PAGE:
Dynamic data import / export

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Import/export of PostgreSQL array fields

PSQL array fields are processed by the PostgreSQL Adapter as the STRING FlowHeater data type. The individual elements are enclosed in curly brackets, e.g. {"one", "two", "three"} for a CHARACTER array with three elements, or {1.23, 4.56} for a NUMERIC array with two elements.

The import/export of such array fields is no problem in PostgreSQL itself. With the PostgreSQL Adapter a PSQL array field can easily be read on the READ side and imported on the WRITE side into an array field again. Difficulties only begin to arise when such fields have to be exported, for example to a CSV text file, or the values have to be gathered from separate fields and imported into a PSQL array. It is further complicated when multi-dimensional arrays have to be processed.
These examples are intended to illustrate how PSQL arrays are generally handled using the FlowHeater PostgreSQL Adapter.

Note: The examples described here are available as completed Definitions in the latest FlowHeater Download ZIP archive. You will find the examples in subfolder “.\Examples\EN\PostgreSQLAdapter\Array-Handling\”

Preparation

PostgreSQL Array Import - create tablePostgreSQL Array Import - create tableTo enable us to use the examples we need a table “t_import_array”. In the examples folder of the ZIP archive described above you will find an SQL script “create-table.sql” that can be executed directly, using pgAdmin, for example. This will create a new table “t_import_array” with three array fields and data types:

character varying (50)
numeric(18, 2)
timestamp with time zone

as well as a Primary Key “ID” with the (serial) auto-increment property. This table will be used as reference for the import and subsequently for the export.


CSV import of PSQL arrays

As described above, the array elements are handled in FlowHeater as the STRING data type. This means that in order to be able to import arrays, we must format the string with the correct SQL syntax. To concatenate the individual array values we employ the String Append Heater. However, we must gather the individual values together slightly differently for each data type.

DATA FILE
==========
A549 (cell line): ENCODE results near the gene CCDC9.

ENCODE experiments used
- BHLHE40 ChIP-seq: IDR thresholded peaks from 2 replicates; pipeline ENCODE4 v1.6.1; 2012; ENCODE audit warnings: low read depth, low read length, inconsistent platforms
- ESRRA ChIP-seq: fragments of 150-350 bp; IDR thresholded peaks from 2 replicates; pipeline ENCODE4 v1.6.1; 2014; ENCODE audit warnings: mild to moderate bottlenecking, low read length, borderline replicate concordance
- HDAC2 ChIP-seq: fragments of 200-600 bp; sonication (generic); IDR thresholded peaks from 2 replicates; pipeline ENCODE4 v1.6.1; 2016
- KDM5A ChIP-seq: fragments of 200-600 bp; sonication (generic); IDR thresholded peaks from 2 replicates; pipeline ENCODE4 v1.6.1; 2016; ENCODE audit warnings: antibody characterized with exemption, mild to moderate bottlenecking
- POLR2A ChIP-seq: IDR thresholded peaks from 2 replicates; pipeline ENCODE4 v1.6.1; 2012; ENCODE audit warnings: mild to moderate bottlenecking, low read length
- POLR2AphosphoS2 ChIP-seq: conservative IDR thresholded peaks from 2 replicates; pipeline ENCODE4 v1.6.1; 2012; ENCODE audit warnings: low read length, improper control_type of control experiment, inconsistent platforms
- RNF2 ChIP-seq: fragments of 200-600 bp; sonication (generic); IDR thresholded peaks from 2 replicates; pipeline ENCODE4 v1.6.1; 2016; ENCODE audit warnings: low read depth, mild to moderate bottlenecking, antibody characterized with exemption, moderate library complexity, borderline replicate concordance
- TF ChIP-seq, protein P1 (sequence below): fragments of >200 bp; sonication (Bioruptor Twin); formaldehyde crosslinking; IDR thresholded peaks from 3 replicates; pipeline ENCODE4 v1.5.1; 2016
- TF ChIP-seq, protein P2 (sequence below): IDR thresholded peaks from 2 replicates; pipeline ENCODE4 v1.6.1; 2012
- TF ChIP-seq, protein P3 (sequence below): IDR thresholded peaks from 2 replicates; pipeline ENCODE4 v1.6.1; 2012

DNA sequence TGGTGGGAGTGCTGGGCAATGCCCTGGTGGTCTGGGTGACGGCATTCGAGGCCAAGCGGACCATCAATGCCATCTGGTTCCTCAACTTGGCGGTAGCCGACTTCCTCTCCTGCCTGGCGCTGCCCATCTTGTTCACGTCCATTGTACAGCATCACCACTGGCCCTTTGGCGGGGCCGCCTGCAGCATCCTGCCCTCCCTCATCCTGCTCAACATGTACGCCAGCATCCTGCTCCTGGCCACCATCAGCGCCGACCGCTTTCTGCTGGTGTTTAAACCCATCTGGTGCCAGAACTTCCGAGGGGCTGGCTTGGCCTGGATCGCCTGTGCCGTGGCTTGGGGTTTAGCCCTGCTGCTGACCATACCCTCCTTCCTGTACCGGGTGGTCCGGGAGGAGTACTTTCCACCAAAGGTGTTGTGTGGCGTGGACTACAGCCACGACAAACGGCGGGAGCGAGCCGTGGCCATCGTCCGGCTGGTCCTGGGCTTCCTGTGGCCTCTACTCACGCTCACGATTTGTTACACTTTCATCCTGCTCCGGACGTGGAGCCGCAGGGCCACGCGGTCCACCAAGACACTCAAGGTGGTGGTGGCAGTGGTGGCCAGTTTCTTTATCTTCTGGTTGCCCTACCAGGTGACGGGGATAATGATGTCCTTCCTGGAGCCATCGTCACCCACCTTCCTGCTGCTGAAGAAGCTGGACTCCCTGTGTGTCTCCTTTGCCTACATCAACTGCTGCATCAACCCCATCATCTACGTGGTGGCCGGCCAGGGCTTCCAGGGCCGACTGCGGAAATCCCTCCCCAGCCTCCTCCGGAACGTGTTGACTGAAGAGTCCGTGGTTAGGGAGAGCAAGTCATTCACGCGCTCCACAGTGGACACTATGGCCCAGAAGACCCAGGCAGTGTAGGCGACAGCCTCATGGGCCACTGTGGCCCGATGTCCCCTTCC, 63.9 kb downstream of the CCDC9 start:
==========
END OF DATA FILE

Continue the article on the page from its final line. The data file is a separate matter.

Importing an array of CHARACTER data type {"one", "two", "..."}

PostgreSQL Array Import - quotation marksPostgreSQL Array Import - quotation marksHere we effectively list the values of elements in the array. The whole array is surrounded by curly brackets and individual array elements are separated by commas. In the case of string elements it is also necessary to enclose each string in double quotation marks. Should characters within a string array element contain double quotation marks, then these must be prefixed by a backslash. To ensure this, we need to insert a String Replace Heater, with settings as shown in the screenshot, for each field of a CHARACTER array.

 

PostgreSQL Array Import - charactersPostgreSQL Array Import - charactersWe also require a String Append Heater for each string field, to enclose the string in quotation marks. In the Heater’s parameters we enter for both “Prefix” and “Suffix” a double quotation mark, see screenshot.

 

PostgreSQL Array Import - combine array elementsPostgreSQL Array Import - combine array elementsNow we need a further String Append Heater to combine all the individual array elements in syntax required for a PSQL array. In this case we add a comma as separator, an opening curly bracket as prefix and a closing curly bracket as suffix, see screenshot. We can now connect the formatted array string with the PostgreSQL field on the WRITE side.

Importing an array of NUMERIC data type {1.23, 9.99, 20.00, ...}

PostgreSQL Array Import - numeric formatPostgreSQL Array Import - numeric formatIn principle an array of numbers is prepared in a similar way to a CHARACTER array except that the individual elements must not be enclosed in double quotation marks and regardless of national conventions it is mandatory to format using a point as decimal character (unless integer) and to omit any thousand marks.

In order to format numbers in this way, independently of the chosen FlowHeater Standard Format, we need a String Format Heater for each array element with settings as illustrated in the screenshot.

The individual array elements are subsequently combined with a downstream String Append Heater. The separator is again a comma and the array is surrounded by curly brackets, in the same way as above.

 

Importing and array of TIMESTAMP data types {2017-01-01T10:30:15+01, 2017-02-02T09:00:00+01, ...}

PostgreSQL Array Import - datetime formatPostgreSQL Array Import - datetime formatThe procedure is the identical as for importing an array of DECIMAL values above. To achieve this the format of the date value must be defined as ISO. In the Date/Time tab of the String Format Heater set the DateTime format to yyyy-MM-ddTHH:mm:ss+01 as in the screenshot.

The +01 at the end of the date format string is only necessary when you use the PostgreSQL data type "TIMESTAMP WITH TIME ZONE"

+01 in this case means UTC+1 for the Central European time zone (Amsterdam, Berlin, Bern, Rome, Stockholm, Vienna). An alternative example would be -07 for UTC-7 (Arizona, USA).

 

 

CSV export of PSQL arrays

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